At a meeting in Monaco today the Formula One teams gave their agreement to the FIA proposals for changes to the sport in 2008. The exact details have yet to be hammered out but it's possible some of the regulation changes could be bought into...
At a meeting in Monaco today the Formula One teams gave their agreement to the FIA proposals for changes to the sport in 2008. The exact details have yet to be hammered out but it's possible some of the regulation changes could be bought into effect by 2006. A change to engine specification, one tyre supplier, standard electrical control units (ECU), cutting back on private testing; these were some of the FIA's proposals and the teams agree, at least in principle.
"It was a very good meeting," said FIA president Max Mosley. "Where I had expected very significant dispute and debate there really was none and it was very constructive. We went through all of the proposals and discussed them with the teams in some detail and as far as doing things sooner than 2008 there was a wide measure of agreement that we need changes much sooner."
The change to a 2.4 litre engine is still under debate but the manufacturers are working on ideas to reduce financial overheads. Mosley added: "I think we are going to see a new engine formula in 2006. The engine manufacturers are going to make proposals in addition to those that we have made to reduce the engine costs by 50 percent."
"The only discussion on the engine was whether it was more economic to extend the engine life of a V10 rather than to have a 2.4. That's to say a V10 three-litre doing three races, four, five and eventually six races, rather than a 2-4 V8 doing at least two races and possibly more races later on. But the multi-race engine principle is completely accepted; the need to reduce the power is completely accepted."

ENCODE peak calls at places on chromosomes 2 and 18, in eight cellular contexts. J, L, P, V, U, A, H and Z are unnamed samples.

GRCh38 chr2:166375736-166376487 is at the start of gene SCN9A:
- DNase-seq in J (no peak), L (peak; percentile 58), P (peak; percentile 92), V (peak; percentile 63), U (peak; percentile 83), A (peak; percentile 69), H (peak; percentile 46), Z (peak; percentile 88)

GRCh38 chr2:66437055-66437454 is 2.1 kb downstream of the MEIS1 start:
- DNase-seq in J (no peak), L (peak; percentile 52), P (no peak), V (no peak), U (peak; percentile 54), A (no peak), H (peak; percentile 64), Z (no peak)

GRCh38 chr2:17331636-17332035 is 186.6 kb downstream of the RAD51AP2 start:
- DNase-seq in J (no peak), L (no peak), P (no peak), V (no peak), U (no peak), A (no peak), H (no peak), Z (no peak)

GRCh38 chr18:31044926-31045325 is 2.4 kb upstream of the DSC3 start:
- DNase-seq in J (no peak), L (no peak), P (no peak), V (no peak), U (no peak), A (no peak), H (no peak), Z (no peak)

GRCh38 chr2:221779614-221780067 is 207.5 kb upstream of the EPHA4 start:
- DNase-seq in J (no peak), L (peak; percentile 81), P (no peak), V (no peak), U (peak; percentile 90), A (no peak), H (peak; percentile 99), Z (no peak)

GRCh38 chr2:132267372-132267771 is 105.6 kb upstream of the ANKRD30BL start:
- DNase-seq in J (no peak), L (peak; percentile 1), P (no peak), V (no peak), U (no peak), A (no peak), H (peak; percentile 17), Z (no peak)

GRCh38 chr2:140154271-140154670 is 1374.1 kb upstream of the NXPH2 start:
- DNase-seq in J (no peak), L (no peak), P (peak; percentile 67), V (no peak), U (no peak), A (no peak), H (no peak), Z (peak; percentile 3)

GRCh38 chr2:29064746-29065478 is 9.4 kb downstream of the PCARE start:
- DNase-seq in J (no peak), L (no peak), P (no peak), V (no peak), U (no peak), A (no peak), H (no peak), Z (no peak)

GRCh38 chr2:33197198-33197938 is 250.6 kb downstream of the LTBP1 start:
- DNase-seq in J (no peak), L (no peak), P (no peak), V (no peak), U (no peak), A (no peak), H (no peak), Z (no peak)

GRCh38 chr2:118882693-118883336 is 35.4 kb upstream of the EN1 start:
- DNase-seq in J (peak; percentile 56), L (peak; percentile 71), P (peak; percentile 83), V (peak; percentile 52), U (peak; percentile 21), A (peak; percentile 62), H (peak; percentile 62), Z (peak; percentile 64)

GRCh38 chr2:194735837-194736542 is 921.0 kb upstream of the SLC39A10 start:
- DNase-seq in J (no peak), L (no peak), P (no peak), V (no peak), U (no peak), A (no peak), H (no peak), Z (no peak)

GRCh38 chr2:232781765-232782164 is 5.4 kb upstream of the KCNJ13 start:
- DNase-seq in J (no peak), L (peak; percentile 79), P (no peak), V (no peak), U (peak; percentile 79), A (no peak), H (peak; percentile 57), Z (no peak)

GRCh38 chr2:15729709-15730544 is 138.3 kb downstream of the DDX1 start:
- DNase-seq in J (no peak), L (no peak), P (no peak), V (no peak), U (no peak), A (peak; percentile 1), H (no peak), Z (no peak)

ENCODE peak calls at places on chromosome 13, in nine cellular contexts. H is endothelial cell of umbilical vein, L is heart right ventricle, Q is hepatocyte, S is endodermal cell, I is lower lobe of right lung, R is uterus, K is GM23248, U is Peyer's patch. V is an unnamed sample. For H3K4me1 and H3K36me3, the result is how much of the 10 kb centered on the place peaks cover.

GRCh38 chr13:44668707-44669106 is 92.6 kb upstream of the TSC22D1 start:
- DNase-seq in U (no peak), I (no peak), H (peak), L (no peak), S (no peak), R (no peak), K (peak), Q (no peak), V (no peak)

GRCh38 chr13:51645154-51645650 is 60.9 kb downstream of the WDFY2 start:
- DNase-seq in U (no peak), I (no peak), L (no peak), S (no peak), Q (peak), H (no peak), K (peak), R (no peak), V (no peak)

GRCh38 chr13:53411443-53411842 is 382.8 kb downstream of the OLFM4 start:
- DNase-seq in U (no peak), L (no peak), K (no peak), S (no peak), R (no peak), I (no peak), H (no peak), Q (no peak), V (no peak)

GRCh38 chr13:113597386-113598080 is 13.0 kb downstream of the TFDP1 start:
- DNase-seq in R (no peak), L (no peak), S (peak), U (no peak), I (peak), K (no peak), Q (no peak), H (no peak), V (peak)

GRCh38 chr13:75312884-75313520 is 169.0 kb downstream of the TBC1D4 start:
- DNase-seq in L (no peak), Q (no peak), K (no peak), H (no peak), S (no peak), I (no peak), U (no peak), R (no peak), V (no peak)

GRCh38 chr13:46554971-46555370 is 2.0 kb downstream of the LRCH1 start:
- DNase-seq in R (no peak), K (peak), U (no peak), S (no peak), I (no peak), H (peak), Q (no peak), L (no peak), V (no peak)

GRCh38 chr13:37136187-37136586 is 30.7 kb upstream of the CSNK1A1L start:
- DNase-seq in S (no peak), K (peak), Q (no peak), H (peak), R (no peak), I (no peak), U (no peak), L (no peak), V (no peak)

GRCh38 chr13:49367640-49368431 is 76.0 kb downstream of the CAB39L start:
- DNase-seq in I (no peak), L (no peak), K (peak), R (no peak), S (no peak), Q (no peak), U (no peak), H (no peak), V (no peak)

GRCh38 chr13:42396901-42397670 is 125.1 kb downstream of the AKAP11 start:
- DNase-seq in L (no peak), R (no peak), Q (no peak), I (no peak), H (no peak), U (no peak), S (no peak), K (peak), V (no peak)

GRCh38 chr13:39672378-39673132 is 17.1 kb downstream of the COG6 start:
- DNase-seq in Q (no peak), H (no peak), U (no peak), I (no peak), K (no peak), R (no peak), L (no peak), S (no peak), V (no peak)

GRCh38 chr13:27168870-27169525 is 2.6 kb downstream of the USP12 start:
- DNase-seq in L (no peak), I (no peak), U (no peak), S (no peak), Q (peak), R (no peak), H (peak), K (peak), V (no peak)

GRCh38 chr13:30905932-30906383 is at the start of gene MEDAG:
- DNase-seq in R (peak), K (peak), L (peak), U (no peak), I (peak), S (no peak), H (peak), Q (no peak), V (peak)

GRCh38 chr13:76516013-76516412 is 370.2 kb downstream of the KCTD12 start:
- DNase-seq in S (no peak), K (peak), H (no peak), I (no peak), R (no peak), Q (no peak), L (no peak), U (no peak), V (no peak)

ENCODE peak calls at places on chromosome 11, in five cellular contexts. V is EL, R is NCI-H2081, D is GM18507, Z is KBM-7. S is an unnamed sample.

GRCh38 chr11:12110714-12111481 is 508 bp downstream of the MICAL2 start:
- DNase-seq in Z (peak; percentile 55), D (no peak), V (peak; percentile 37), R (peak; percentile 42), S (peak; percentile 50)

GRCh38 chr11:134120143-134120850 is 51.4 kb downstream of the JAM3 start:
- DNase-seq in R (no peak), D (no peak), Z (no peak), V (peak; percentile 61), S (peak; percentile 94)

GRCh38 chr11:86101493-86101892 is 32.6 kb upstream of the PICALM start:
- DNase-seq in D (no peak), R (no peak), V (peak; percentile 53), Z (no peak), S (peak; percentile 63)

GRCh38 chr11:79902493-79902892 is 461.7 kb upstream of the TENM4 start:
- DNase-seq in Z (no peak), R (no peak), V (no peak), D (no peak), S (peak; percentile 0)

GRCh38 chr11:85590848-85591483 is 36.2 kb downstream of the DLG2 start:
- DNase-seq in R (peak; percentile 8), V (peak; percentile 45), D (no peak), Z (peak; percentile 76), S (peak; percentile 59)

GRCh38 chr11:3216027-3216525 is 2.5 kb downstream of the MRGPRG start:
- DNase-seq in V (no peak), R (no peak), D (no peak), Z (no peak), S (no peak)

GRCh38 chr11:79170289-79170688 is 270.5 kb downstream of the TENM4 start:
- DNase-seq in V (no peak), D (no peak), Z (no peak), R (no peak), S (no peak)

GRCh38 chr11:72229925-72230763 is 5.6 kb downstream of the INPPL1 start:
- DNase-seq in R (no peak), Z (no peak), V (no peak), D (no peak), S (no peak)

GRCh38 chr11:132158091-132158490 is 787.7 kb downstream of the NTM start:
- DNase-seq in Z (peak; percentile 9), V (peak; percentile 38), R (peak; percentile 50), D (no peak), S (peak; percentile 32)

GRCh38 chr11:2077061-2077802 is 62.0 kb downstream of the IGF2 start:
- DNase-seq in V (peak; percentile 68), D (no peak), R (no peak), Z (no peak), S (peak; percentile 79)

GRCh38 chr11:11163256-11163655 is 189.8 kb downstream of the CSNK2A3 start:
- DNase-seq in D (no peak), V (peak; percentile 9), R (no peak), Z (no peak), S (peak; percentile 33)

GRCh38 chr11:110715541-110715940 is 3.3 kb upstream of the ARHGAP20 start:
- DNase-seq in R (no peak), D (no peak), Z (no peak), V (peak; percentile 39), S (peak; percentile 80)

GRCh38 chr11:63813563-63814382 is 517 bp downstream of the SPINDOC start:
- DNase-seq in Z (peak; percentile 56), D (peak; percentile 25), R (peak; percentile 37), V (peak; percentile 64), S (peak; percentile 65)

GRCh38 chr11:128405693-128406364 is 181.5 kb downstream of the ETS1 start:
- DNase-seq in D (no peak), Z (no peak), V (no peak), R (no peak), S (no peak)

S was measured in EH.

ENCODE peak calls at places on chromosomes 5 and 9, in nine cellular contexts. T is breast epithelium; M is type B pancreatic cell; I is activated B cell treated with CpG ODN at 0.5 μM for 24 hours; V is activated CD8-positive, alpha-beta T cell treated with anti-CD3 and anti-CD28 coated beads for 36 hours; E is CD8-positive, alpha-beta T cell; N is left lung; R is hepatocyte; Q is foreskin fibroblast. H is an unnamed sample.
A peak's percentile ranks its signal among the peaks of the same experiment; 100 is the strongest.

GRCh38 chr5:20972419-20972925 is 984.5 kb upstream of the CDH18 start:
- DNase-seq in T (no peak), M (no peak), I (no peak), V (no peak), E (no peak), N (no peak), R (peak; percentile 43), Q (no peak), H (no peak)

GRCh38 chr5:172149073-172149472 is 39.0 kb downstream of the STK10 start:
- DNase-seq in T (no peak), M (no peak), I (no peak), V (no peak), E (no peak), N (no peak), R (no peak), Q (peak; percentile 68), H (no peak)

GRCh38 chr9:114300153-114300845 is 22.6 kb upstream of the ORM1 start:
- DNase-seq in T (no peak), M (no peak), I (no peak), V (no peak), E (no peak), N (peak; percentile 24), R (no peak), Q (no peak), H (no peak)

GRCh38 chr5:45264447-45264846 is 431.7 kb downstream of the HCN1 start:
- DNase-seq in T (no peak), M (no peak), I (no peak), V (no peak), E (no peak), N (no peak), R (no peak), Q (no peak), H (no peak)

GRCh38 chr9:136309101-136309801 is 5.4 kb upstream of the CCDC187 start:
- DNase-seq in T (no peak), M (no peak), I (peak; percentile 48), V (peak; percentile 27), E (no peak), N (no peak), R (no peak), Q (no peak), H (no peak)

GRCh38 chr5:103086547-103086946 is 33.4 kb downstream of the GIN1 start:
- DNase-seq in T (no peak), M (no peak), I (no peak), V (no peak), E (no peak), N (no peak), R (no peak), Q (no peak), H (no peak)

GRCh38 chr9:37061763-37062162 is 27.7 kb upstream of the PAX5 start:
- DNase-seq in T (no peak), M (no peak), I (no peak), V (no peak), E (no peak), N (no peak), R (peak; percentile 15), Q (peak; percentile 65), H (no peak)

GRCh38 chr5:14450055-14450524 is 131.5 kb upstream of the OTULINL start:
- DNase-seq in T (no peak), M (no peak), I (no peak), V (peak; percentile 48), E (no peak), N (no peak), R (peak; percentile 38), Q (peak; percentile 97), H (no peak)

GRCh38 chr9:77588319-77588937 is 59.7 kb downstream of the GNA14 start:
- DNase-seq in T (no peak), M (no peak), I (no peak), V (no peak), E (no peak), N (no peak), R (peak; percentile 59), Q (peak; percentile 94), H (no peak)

With this initial approval of the changes, it appears the Grand Prix World Championship (GPWC) no longer has any reason to split from F1. Mosley previously said the FIA would have autonomy from 2008 and for the teams it was a matter of agree to the changes or do not take part in F1 in the future.
With all the teams siding with the FIA on the proposals, it seems F1 will be unchallenged by a breakaway series. "I think the GPWC people have got what they wanted and that they will be with us and that they will stay with us," said Mosley. "The only way I can see us losing them now is if the championship is not interesting."
Mosely's statement to the press did not reveal if the day's dicussions had included the distribution of financial revenue to the teams. However, it's reported that Bernie Ecclestone will allocate the teams the sums of money agreed on when the Memorandum Of Understanding was signed with the GPWC at the end of last year.